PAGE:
The Seminal Case: Culbertson v. Mernitz
In 1992, the Indiana Supreme Court addressed whether a “reasonably prudent physician” or “reasonably prudent patient” standard is controlling in medical malpractice cases concerning informed consent, and whether expert testimony is required to prove informed consent. The Culbertson majority adopted the “reasonably prudent physician” standard stating that except where deviation from the standard of care is commonly known, expert testimony is necessary to prove informed consent. However, the dissent advocated for a “reasonably prudent patient” standard, which requires medical expertise to determine the risks of a procedure but not to determine the materiality of a particular risk to a patient.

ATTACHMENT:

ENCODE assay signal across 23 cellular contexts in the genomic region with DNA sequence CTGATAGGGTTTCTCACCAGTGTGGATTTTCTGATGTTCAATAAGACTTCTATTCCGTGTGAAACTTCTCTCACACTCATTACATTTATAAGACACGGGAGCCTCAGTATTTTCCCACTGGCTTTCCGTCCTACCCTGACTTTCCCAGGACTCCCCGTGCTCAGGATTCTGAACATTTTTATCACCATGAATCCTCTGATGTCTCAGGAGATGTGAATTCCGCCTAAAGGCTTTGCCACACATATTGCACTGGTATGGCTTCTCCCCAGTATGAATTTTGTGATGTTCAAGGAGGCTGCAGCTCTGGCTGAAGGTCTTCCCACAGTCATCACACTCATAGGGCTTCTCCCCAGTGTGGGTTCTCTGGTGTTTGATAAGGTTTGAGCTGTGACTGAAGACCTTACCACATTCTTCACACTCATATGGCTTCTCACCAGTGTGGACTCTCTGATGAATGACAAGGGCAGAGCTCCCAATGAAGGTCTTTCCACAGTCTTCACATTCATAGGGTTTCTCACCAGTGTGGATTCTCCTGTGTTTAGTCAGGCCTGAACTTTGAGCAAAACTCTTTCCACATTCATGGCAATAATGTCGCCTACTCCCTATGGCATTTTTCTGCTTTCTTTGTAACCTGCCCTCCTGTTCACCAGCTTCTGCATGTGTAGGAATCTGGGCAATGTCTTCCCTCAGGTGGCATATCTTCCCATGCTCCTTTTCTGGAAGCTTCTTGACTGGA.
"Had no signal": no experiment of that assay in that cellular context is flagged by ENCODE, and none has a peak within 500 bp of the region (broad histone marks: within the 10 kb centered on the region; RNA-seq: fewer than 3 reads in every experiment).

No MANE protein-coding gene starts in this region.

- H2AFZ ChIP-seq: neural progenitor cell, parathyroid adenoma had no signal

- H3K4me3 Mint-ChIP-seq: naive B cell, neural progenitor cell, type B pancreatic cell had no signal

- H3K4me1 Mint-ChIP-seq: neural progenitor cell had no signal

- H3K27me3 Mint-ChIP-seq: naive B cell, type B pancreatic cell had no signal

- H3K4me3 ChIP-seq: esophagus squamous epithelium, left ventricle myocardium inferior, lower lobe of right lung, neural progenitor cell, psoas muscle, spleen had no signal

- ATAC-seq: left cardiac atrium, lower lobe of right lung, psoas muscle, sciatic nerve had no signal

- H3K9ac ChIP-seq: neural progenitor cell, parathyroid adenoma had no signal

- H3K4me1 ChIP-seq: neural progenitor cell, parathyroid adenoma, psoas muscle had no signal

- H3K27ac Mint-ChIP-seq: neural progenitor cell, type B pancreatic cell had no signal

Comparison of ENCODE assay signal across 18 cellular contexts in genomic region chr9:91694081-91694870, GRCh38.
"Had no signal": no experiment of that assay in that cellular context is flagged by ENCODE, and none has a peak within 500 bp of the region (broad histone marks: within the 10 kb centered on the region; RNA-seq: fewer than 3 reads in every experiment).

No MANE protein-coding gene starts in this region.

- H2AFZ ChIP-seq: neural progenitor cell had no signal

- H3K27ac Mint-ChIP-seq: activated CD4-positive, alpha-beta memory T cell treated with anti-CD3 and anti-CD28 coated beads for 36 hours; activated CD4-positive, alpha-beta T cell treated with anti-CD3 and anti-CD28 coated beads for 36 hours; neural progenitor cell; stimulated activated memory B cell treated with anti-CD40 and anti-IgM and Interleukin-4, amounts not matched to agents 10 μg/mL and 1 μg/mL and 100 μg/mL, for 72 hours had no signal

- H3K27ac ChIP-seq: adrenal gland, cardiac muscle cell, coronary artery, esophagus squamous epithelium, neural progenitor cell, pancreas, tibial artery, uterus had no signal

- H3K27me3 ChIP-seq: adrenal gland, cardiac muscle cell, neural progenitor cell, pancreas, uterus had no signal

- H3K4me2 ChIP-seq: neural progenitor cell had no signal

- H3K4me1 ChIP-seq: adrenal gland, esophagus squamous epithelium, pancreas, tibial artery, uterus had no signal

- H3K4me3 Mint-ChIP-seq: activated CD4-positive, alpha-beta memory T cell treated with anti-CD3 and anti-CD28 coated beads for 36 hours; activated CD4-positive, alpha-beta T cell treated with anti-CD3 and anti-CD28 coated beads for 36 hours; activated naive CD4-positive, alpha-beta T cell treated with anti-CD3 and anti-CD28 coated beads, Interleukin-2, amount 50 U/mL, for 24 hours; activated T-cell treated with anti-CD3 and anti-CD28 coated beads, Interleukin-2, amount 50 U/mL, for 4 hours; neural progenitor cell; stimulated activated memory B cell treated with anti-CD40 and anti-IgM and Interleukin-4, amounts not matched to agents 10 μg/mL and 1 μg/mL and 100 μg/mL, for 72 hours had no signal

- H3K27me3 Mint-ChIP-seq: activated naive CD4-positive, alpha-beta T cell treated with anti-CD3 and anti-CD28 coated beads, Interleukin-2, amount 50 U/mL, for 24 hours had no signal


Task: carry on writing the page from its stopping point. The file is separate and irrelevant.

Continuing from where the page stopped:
Even though the content of the above Rothberg Logan & Warsco LLP Legal Alert is primarily informative, state and federal law obligates us to inform you that THIS IS AN ADVERTISEMENT. You have received this advisory because you are a client or friend of the firm. Services may/will be performed by others.
The Legal Alert is for general information purposes only, and is not intended as legal, tax or accounting advice or as recommendations to engage in any specific transaction and does not purport to be comprehensive. Under no circumstances should any information contained in this Legal Alert be used or considered as an offer or commitment, or a solicitation of an offer or commitment, to participate in any particular transaction or strategy. Any reliance upon any such information is solely and exclusively at your own risk. Please consult your own counsel, accountant or other advisor regarding your specific situation. Rothberg Logan & Warsco LLP will not be responsible for any consequences of reliance upon any opinion or statement contained here, or any omission.